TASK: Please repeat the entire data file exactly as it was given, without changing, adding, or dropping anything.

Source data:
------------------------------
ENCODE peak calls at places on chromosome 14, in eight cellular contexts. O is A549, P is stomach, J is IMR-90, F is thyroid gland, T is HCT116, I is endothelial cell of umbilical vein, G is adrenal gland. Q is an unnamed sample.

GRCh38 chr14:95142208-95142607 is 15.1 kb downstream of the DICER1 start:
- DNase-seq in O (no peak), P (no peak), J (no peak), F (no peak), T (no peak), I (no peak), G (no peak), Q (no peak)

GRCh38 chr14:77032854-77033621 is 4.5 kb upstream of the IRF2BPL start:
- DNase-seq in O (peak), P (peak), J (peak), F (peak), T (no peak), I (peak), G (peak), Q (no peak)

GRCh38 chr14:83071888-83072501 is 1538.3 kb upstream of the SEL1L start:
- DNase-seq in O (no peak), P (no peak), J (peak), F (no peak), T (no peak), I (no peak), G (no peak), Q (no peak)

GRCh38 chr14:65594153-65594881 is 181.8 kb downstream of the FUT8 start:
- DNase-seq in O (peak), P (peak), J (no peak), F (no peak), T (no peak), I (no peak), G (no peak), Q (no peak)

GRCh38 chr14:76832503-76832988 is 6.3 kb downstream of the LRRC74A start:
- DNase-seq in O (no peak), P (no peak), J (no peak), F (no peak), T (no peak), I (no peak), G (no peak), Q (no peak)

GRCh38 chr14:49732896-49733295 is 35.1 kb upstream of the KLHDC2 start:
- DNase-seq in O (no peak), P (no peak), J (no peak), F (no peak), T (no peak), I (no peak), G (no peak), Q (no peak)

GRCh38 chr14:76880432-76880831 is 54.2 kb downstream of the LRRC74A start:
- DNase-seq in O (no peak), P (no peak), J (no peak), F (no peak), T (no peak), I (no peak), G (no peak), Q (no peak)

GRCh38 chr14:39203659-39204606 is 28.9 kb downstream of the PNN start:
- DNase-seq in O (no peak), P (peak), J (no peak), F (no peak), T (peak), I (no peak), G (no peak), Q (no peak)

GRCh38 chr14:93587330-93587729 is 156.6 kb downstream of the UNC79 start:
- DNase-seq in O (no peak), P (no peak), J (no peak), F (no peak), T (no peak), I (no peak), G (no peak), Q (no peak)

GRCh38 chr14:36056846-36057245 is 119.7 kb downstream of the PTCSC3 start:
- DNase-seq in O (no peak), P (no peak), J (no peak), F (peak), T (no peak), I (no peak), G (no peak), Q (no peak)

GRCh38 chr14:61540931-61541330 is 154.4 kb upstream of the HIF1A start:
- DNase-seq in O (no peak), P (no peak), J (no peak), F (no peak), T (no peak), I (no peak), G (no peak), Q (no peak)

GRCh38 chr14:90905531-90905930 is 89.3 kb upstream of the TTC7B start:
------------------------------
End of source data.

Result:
ENCODE peak calls at places on chromosome 14, in eight cellular contexts. O is A549, P is stomach, J is IMR-90, F is thyroid gland, T is HCT116, I is endothelial cell of umbilical vein, G is adrenal gland. Q is an unnamed sample.

GRCh38 chr14:95142208-95142607 is 15.1 kb downstream of the DICER1 start:
- DNase-seq in O (no peak), P (no peak), J (no peak), F (no peak), T (no peak), I (no peak), G (no peak), Q (no peak)

GRCh38 chr14:77032854-77033621 is 4.5 kb upstream of the IRF2BPL start:
- DNase-seq in O (peak), P (peak), J (peak), F (peak), T (no peak), I (peak), G (peak), Q (no peak)

GRCh38 chr14:83071888-83072501 is 1538.3 kb upstream of the SEL1L start:
- DNase-seq in O (no peak), P (no peak), J (peak), F (no peak), T (no peak), I (no peak), G (no peak), Q (no peak)

GRCh38 chr14:65594153-65594881 is 181.8 kb downstream of the FUT8 start:
- DNase-seq in O (peak), P (peak), J (no peak), F (no peak), T (no peak), I (no peak), G (no peak), Q (no peak)

GRCh38 chr14:76832503-76832988 is 6.3 kb downstream of the LRRC74A start:
- DNase-seq in O (no peak), P (no peak), J (no peak), F (no peak), T (no peak), I (no peak), G (no peak), Q (no peak)

GRCh38 chr14:49732896-49733295 is 35.1 kb upstream of the KLHDC2 start:
- DNase-seq in O (no peak), P (no peak), J (no peak), F (no peak), T (no peak), I (no peak), G (no peak), Q (no peak)

GRCh38 chr14:76880432-76880831 is 54.2 kb downstream of the LRRC74A start:
- DNase-seq in O (no peak), P (no peak), J (no peak), F (no peak), T (no peak), I (no peak), G (no peak), Q (no peak)

GRCh38 chr14:39203659-39204606 is 28.9 kb downstream of the PNN start:
- DNase-seq in O (no peak), P (peak), J (no peak), F (no peak), T (peak), I (no peak), G (no peak), Q (no peak)

GRCh38 chr14:93587330-93587729 is 156.6 kb downstream of the UNC79 start:
- DNase-seq in O (no peak), P (no peak), J (no peak), F (no peak), T (no peak), I (no peak), G (no peak), Q (no peak)

GRCh38 chr14:36056846-36057245 is 119.7 kb downstream of the PTCSC3 start:
- DNase-seq in O (no peak), P (no peak), J (no peak), F (peak), T (no peak), I (no peak), G (no peak), Q (no peak)

GRCh38 chr14:61540931-61541330 is 154.4 kb upstream of the HIF1A start:
- DNase-seq in O (no peak), P (no peak), J (no peak), F (no peak), T (no peak), I (no peak), G (no peak), Q (no peak)

GRCh38 chr14:90905531-90905930 is 89.3 kb upstream of the TTC7B start: